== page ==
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Former All-American Tight End Has Died

Three Arizona Cardinals helmets sitting on the field.

BALTIMORE, MD - OCTOBER 30: Helmets belonging to the Arizona Cardinals sit on the turf before the start of the Cardinals game against the Baltimore Ravens at M&T Bank Stadium on October 30, 2011 in Baltimore, Maryland. (Photo by Rob Carr/Getty Images)

Chris Gedney, a former All-American tight end at Syracuse, died on Friday. The school announced the tragic passing moments ago.

Gedney starred at Syracuse from 1988-1992, playing during one of the best stretches in program history. He was a consensus first-team All-American in 1992.

During his college career, he caught 91 passes for 1,334 yards and seven touchdowns. He had five scores as a senior.

He was a third round pick by the Chicago Bears in 1993. He played seven seasons for the Bears and Arizona Cardinals.

Gedney caught 83 passes in 73 career NFL games for 914 yards and eight touchdowns. In 2000, he was a finalist for the league's Man of the Year award.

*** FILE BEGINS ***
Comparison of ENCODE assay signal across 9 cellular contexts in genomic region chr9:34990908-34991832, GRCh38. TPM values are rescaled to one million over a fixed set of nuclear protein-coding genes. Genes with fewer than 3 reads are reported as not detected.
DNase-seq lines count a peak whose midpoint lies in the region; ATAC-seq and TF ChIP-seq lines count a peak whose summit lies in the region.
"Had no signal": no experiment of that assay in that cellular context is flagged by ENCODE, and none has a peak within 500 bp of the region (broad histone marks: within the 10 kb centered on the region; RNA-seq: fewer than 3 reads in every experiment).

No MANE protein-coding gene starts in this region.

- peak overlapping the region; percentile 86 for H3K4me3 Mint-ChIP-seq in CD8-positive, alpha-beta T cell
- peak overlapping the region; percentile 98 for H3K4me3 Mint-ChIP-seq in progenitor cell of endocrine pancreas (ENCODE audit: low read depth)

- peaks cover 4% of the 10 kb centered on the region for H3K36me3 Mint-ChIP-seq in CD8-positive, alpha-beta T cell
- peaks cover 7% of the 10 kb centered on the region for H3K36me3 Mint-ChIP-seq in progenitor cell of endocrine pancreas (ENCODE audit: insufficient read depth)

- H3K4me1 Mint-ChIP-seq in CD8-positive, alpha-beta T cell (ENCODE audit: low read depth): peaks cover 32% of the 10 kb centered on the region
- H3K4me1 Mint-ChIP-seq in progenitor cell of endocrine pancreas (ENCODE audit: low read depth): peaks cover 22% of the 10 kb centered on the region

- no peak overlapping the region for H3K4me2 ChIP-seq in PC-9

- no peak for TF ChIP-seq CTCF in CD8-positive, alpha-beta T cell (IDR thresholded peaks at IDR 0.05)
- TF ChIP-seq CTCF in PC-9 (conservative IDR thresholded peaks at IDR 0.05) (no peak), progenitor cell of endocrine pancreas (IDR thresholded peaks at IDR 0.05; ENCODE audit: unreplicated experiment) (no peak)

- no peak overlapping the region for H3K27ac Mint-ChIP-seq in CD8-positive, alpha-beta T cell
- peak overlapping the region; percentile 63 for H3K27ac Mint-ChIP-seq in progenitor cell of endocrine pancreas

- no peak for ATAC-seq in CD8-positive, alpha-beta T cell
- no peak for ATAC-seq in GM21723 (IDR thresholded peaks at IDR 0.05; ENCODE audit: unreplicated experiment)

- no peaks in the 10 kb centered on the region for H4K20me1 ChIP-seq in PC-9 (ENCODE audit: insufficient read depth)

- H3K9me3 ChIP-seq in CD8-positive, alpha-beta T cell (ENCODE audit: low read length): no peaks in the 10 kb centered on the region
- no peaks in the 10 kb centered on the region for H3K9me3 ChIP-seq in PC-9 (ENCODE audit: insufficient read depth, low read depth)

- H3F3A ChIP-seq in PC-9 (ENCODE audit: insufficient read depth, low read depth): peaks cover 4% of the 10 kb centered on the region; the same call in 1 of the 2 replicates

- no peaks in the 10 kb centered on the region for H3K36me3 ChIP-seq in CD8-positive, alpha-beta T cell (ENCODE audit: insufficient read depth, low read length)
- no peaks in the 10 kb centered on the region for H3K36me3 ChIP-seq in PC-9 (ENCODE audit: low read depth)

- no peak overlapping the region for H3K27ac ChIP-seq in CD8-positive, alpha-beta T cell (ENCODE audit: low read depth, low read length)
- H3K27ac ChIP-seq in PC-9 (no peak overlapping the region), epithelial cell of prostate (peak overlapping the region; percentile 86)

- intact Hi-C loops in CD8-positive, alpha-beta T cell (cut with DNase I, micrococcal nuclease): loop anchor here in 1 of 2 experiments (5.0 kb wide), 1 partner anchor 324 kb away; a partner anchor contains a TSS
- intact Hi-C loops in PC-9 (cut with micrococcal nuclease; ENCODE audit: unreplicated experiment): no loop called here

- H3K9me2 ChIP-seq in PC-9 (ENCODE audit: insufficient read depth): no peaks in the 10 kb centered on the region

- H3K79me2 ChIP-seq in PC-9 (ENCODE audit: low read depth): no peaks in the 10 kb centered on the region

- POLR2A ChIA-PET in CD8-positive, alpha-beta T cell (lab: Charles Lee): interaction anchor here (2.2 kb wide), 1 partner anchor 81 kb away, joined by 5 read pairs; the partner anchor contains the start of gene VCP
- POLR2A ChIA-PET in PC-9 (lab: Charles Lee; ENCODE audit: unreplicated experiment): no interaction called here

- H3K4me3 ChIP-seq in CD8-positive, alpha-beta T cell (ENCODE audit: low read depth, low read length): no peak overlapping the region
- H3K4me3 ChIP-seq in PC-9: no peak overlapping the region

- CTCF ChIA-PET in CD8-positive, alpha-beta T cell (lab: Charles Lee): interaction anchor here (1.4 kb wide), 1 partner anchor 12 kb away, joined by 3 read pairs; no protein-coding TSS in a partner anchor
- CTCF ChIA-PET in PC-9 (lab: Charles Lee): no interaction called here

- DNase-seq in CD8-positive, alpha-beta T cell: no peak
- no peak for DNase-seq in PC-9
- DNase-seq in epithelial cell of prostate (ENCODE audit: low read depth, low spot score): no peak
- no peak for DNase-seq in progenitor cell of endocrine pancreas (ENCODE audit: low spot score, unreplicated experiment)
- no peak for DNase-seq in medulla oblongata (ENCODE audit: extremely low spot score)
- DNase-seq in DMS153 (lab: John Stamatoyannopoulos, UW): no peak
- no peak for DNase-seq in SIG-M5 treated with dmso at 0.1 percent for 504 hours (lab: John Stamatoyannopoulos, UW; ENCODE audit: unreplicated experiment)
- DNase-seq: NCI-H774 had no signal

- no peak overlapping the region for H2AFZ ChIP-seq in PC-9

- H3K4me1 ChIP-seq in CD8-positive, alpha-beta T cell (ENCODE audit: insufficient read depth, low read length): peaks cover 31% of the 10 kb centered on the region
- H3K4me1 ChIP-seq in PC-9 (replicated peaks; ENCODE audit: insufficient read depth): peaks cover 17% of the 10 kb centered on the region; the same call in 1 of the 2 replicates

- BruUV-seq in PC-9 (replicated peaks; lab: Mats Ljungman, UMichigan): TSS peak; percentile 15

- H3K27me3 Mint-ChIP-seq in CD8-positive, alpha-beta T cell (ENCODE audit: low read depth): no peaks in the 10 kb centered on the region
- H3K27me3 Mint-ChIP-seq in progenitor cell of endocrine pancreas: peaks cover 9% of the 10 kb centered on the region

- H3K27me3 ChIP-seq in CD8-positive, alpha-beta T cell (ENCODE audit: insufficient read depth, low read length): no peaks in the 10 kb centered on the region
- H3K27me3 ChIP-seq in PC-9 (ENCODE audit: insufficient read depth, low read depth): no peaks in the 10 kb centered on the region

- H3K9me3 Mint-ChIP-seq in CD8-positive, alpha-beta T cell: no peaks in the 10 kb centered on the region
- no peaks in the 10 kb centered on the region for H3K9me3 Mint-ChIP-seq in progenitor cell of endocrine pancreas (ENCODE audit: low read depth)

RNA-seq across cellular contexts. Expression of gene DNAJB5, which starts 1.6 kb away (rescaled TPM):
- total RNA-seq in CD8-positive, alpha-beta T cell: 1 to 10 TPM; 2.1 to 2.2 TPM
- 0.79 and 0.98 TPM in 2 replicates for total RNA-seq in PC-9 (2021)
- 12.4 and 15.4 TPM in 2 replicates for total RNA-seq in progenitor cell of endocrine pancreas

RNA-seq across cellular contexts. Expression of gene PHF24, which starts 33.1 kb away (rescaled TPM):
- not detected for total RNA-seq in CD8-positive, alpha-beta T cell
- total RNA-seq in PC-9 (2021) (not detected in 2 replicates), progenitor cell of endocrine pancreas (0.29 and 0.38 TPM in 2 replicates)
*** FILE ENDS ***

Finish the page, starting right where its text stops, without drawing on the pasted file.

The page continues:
After his retirement from football, Gedney went back to his alma mater. He most recently served as assistant athletics director for major gifts at Syracuse University, a role he was promoted to in 2011.

He also had a career as a broadcaster. He served as an analyst for Arizona Cardinals games before being hired at Syracuse. While working at SU, he called Syracuse football games on radio.

Syracuse put out a statement about Chris Gedney this evening.

Athletic director John Wildhack sent out this release. Via Syracuse.com:

"We are shocked and deeply saddened by the passing of Chris Gedney," Syracuse athletic director John Wildhack said in a statement. "Chris was a wonderful co-worker, a friend to all and deeply loyal to Syracuse University and our community. A Syracuse graduate, Chris was a decorated football student-athlete, who served as a mentor to many who followed him. Our thoughts and prayers are with the Gedney family during this difficult time."

Gedney was 47 years old. Our thoughts go out to Gedney's family, and the entire Syracuse community.